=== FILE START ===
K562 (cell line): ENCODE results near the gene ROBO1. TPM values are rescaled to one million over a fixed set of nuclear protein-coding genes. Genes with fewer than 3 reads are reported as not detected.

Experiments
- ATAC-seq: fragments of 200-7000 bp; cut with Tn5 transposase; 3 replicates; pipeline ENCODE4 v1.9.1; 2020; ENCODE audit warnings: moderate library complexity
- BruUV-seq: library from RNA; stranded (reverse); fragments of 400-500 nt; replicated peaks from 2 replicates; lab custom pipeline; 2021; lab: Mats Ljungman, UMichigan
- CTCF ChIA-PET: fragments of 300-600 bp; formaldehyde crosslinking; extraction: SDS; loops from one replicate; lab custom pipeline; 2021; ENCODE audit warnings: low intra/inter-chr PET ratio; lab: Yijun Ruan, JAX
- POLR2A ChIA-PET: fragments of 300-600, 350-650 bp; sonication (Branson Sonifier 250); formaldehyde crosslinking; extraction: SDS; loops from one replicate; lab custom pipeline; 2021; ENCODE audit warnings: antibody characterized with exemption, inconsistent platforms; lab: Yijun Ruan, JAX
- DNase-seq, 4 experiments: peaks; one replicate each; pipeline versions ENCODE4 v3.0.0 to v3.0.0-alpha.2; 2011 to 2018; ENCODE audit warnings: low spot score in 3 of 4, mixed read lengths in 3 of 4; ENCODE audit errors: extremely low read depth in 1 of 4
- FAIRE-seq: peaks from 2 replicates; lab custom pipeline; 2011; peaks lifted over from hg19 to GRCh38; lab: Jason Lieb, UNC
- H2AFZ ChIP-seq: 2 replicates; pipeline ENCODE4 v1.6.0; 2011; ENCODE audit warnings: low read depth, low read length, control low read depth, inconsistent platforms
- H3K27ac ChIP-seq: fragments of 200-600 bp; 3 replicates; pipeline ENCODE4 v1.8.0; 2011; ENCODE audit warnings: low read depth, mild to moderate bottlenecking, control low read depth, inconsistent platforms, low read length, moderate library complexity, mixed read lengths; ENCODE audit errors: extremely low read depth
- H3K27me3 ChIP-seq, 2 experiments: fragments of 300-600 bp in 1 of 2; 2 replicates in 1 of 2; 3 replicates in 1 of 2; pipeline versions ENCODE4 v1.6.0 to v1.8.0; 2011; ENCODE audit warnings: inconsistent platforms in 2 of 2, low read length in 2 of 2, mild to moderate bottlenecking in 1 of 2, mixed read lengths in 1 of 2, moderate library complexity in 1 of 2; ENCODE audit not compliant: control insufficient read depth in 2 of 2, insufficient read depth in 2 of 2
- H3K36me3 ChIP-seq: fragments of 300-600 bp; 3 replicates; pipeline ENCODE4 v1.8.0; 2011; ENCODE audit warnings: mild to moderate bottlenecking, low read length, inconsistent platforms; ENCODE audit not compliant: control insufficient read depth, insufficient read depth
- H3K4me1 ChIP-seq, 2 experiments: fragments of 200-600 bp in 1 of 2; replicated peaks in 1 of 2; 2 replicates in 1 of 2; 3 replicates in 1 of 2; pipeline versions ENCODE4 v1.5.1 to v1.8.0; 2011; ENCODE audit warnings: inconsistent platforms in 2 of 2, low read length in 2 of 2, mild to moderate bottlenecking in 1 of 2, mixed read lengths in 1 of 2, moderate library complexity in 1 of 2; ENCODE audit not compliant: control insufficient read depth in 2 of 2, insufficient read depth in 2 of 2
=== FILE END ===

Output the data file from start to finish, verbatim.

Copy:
K562 (cell line): ENCODE results near the gene ROBO1. TPM values are rescaled to one million over a fixed set of nuclear protein-coding genes. Genes with fewer than 3 reads are reported as not detected.

Experiments
- ATAC-seq: fragments of 200-7000 bp; cut with Tn5 transposase; 3 replicates; pipeline ENCODE4 v1.9.1; 2020; ENCODE audit warnings: moderate library complexity
- BruUV-seq: library from RNA; stranded (reverse); fragments of 400-500 nt; replicated peaks from 2 replicates; lab custom pipeline; 2021; lab: Mats Ljungman, UMichigan
- CTCF ChIA-PET: fragments of 300-600 bp; formaldehyde crosslinking; extraction: SDS; loops from one replicate; lab custom pipeline; 2021; ENCODE audit warnings: low intra/inter-chr PET ratio; lab: Yijun Ruan, JAX
- POLR2A ChIA-PET: fragments of 300-600, 350-650 bp; sonication (Branson Sonifier 250); formaldehyde crosslinking; extraction: SDS; loops from one replicate; lab custom pipeline; 2021; ENCODE audit warnings: antibody characterized with exemption, inconsistent platforms; lab: Yijun Ruan, JAX
- DNase-seq, 4 experiments: peaks; one replicate each; pipeline versions ENCODE4 v3.0.0 to v3.0.0-alpha.2; 2011 to 2018; ENCODE audit warnings: low spot score in 3 of 4, mixed read lengths in 3 of 4; ENCODE audit errors: extremely low read depth in 1 of 4
- FAIRE-seq: peaks from 2 replicates; lab custom pipeline; 2011; peaks lifted over from hg19 to GRCh38; lab: Jason Lieb, UNC
- H2AFZ ChIP-seq: 2 replicates; pipeline ENCODE4 v1.6.0; 2011; ENCODE audit warnings: low read depth, low read length, control low read depth, inconsistent platforms
- H3K27ac ChIP-seq: fragments of 200-600 bp; 3 replicates; pipeline ENCODE4 v1.8.0; 2011; ENCODE audit warnings: low read depth, mild to moderate bottlenecking, control low read depth, inconsistent platforms, low read length, moderate library complexity, mixed read lengths; ENCODE audit errors: extremely low read depth
- H3K27me3 ChIP-seq, 2 experiments: fragments of 300-600 bp in 1 of 2; 2 replicates in 1 of 2; 3 replicates in 1 of 2; pipeline versions ENCODE4 v1.6.0 to v1.8.0; 2011; ENCODE audit warnings: inconsistent platforms in 2 of 2, low read length in 2 of 2, mild to moderate bottlenecking in 1 of 2, mixed read lengths in 1 of 2, moderate library complexity in 1 of 2; ENCODE audit not compliant: control insufficient read depth in 2 of 2, insufficient read depth in 2 of 2
- H3K36me3 ChIP-seq: fragments of 300-600 bp; 3 replicates; pipeline ENCODE4 v1.8.0; 2011; ENCODE audit warnings: mild to moderate bottlenecking, low read length, inconsistent platforms; ENCODE audit not compliant: control insufficient read depth, insufficient read depth
- H3K4me1 ChIP-seq, 2 experiments: fragments of 200-600 bp in 1 of 2; replicated peaks in 1 of 2; 2 replicates in 1 of 2; 3 replicates in 1 of 2; pipeline versions ENCODE4 v1.5.1 to v1.8.0; 2011; ENCODE audit warnings: inconsistent platforms in 2 of 2, low read length in 2 of 2, mild to moderate bottlenecking in 1 of 2, mixed read lengths in 1 of 2, moderate library complexity in 1 of 2; ENCODE audit not compliant: control insufficient read depth in 2 of 2, insufficient read depth in 2 of 2